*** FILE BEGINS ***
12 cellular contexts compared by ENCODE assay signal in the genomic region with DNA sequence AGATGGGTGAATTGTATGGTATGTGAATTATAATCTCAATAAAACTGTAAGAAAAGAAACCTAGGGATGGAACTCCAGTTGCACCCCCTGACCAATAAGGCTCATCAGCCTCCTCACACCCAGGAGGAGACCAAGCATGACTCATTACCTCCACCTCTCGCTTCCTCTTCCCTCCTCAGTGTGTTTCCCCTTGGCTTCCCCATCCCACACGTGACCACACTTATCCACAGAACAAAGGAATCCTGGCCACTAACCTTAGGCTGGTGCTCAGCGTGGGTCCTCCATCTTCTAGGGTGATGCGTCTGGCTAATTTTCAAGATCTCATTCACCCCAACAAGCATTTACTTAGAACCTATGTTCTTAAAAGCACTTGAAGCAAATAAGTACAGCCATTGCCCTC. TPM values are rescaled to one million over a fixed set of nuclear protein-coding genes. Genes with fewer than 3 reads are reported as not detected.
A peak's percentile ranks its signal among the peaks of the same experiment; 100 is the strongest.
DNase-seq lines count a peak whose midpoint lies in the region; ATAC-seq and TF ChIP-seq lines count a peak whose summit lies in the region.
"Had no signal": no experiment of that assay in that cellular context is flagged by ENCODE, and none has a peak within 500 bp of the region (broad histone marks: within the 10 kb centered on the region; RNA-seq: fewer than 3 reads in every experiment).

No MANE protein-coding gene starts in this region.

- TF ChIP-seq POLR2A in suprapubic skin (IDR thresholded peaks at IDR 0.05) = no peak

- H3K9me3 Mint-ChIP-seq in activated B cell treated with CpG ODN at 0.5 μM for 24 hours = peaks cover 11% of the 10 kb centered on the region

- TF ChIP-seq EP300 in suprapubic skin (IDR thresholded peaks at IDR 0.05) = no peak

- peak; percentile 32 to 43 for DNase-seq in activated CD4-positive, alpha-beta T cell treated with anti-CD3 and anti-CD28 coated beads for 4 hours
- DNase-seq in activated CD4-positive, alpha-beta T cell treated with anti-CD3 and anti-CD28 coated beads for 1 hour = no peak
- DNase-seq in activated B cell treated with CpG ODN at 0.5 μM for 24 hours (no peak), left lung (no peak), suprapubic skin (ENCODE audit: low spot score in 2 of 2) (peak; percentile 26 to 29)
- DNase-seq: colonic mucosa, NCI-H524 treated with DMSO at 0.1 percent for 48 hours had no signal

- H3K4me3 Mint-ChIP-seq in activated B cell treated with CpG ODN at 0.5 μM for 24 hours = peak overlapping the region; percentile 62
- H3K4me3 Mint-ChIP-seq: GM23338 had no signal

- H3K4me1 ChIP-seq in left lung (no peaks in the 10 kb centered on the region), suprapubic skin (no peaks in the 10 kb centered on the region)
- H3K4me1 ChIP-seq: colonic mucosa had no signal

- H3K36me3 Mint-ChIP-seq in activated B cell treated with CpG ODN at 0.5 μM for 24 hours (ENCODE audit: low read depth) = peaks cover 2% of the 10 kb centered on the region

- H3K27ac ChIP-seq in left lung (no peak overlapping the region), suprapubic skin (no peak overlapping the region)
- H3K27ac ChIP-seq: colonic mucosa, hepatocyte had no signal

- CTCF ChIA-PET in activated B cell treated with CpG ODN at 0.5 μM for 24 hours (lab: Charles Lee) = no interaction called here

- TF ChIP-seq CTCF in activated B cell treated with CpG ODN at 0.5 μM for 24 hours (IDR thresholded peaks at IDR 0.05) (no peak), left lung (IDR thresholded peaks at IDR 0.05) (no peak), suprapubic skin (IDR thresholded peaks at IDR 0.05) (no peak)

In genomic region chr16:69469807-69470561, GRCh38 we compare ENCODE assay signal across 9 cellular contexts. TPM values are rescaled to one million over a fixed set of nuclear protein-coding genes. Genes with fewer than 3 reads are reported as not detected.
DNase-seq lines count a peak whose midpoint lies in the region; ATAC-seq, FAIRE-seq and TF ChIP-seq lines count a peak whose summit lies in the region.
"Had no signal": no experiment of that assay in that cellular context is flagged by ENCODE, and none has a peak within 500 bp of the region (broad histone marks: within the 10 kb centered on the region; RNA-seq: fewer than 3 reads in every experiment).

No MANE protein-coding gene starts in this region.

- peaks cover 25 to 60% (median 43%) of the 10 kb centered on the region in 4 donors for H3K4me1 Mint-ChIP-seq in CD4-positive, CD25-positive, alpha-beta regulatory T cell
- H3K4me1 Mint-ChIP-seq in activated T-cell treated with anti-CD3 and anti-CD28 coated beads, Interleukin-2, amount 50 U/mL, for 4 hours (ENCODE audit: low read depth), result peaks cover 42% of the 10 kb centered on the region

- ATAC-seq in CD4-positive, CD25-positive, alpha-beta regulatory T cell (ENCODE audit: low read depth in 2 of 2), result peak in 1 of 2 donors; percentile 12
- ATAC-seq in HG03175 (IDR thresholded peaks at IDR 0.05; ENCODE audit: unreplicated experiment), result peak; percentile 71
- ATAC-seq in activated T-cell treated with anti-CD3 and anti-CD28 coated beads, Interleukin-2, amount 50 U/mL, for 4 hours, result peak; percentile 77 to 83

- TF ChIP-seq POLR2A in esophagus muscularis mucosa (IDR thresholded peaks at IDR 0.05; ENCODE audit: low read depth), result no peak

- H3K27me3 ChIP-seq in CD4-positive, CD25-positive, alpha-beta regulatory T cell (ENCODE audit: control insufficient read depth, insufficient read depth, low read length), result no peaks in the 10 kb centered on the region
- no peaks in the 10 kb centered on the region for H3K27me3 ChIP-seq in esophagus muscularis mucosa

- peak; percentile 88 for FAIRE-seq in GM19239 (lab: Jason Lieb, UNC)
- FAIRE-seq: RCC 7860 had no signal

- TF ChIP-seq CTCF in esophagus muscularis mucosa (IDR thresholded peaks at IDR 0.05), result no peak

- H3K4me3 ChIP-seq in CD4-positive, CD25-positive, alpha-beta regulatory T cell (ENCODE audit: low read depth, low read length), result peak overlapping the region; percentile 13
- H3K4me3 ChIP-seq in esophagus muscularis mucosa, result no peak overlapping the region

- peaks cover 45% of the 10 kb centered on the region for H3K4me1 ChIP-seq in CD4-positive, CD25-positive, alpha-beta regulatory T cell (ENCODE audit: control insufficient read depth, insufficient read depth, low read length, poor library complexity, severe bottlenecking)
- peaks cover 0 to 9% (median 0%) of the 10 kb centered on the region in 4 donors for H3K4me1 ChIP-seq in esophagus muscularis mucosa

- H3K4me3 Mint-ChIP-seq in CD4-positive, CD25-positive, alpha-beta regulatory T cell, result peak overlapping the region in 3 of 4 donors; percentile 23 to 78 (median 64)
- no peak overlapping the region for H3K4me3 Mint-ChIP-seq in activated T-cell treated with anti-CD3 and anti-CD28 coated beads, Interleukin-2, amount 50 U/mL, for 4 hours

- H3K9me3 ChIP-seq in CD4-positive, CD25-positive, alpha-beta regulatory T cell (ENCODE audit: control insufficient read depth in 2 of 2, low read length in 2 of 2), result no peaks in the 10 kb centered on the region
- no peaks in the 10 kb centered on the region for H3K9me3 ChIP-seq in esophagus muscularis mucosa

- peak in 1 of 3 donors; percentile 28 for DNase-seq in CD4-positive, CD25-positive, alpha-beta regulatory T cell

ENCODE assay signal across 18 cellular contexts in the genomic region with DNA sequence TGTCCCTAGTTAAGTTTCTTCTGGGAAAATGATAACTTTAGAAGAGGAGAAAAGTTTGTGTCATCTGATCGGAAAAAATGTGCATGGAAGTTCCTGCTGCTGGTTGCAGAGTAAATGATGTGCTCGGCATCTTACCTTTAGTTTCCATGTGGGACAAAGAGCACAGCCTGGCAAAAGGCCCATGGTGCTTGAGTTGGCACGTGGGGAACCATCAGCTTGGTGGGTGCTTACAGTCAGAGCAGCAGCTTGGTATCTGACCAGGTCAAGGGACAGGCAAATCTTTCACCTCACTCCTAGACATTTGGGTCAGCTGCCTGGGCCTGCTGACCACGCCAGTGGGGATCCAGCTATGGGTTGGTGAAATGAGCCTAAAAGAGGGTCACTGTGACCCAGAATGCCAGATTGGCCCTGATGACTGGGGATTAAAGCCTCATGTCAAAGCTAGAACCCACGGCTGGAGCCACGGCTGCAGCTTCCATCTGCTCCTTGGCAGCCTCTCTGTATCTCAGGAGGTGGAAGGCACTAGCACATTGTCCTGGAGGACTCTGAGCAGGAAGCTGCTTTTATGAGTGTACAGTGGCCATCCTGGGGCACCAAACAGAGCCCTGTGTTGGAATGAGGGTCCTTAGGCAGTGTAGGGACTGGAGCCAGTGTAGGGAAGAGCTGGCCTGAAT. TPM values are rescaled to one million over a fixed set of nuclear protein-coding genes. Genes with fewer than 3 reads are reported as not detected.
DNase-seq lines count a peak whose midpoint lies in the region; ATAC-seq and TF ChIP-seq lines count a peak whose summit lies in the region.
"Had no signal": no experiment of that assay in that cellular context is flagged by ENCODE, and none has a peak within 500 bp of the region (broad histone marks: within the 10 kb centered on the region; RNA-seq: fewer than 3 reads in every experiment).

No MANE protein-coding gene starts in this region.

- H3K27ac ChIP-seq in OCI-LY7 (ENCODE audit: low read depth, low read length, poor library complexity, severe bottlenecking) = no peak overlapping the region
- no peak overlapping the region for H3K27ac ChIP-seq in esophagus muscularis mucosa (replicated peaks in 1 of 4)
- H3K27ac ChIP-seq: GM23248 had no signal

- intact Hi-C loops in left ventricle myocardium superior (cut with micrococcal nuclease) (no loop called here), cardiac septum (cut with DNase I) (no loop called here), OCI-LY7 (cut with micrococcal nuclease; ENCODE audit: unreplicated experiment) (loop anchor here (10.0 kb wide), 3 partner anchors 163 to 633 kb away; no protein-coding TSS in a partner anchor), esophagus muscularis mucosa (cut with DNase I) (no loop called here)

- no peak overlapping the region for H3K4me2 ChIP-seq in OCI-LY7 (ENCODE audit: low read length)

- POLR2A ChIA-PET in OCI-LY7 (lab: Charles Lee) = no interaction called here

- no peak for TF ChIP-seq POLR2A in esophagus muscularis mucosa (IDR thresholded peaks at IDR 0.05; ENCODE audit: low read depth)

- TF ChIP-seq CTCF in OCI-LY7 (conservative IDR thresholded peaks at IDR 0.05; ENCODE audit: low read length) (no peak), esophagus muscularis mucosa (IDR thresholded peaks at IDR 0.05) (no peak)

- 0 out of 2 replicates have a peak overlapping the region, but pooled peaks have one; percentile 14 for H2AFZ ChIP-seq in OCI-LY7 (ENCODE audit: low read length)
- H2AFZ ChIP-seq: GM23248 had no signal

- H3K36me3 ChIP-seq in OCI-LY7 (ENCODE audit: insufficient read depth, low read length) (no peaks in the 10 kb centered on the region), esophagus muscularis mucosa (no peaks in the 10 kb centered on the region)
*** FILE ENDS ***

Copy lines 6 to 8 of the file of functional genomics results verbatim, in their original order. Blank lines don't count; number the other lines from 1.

- TF ChIP-seq POLR2A in suprapubic skin (IDR thresholded peaks at IDR 0.05) = no peak

- H3K9me3 Mint-ChIP-seq in activated B cell treated with CpG ODN at 0.5 μM for 24 hours = peaks cover 11% of the 10 kb centered on the region

- TF ChIP-seq EP300 in suprapubic skin (IDR thresholded peaks at IDR 0.05) = no peak